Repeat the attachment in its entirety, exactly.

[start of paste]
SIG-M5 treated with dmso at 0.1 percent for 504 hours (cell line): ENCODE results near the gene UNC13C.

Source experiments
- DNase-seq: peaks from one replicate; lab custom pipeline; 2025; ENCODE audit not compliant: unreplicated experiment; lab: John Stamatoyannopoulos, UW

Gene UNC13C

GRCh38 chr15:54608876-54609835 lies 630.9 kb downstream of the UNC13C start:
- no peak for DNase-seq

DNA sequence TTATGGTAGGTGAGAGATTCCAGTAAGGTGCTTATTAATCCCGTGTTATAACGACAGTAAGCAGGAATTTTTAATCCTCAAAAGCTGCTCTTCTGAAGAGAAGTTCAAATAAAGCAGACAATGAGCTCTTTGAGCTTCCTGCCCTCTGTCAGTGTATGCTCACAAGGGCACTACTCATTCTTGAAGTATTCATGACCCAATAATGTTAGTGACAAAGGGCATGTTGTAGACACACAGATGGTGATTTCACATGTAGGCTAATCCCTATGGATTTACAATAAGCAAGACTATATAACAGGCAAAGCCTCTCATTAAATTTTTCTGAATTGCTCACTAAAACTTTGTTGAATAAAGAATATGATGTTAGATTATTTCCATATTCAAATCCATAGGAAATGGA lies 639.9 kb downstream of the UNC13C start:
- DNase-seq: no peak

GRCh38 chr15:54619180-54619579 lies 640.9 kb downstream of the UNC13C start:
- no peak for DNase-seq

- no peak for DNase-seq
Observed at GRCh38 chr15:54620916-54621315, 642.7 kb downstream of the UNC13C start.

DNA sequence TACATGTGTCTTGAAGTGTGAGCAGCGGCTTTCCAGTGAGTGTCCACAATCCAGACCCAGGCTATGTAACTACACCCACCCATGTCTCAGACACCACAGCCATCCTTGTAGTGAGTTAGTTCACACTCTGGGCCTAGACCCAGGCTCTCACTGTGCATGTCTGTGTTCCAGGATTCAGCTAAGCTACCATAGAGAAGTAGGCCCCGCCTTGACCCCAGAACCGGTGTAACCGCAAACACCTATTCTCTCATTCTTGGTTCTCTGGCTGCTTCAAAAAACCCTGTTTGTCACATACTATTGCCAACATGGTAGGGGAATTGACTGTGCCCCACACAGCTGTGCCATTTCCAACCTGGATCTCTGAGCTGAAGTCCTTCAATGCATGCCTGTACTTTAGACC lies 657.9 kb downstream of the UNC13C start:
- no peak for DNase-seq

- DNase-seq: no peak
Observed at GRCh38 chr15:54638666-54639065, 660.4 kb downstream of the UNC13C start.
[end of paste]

SIG-M5 treated with dmso at 0.1 percent for 504 hours (cell line): ENCODE results near the gene UNC13C.

Source experiments
- DNase-seq: peaks from one replicate; lab custom pipeline; 2025; ENCODE audit not compliant: unreplicated experiment; lab: John Stamatoyannopoulos, UW

Gene UNC13C

GRCh38 chr15:54608876-54609835 lies 630.9 kb downstream of the UNC13C start:
- no peak for DNase-seq

DNA sequence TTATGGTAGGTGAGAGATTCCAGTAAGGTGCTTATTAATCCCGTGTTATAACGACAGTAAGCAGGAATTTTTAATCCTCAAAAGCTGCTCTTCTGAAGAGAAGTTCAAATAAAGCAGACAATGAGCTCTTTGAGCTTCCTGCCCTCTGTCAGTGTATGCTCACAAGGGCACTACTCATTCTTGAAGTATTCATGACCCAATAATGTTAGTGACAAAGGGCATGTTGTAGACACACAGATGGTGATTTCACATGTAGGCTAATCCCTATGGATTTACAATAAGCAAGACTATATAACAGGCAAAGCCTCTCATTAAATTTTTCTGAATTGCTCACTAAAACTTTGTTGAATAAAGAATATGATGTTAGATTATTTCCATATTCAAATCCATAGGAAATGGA lies 639.9 kb downstream of the UNC13C start:
- DNase-seq: no peak

GRCh38 chr15:54619180-54619579 lies 640.9 kb downstream of the UNC13C start:
- no peak for DNase-seq

- no peak for DNase-seq
Observed at GRCh38 chr15:54620916-54621315, 642.7 kb downstream of the UNC13C start.

DNA sequence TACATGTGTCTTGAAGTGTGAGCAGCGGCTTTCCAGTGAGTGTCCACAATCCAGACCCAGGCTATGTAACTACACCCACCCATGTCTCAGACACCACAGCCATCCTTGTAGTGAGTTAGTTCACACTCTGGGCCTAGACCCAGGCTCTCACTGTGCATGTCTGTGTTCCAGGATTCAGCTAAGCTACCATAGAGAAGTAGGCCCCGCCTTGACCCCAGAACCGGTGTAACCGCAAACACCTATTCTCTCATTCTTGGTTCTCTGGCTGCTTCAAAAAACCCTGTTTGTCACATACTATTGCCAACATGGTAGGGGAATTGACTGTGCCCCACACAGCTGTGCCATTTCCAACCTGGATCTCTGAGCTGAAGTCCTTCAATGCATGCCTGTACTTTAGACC lies 657.9 kb downstream of the UNC13C start:
- no peak for DNase-seq

- DNase-seq: no peak
Observed at GRCh38 chr15:54638666-54639065, 660.4 kb downstream of the UNC13C start.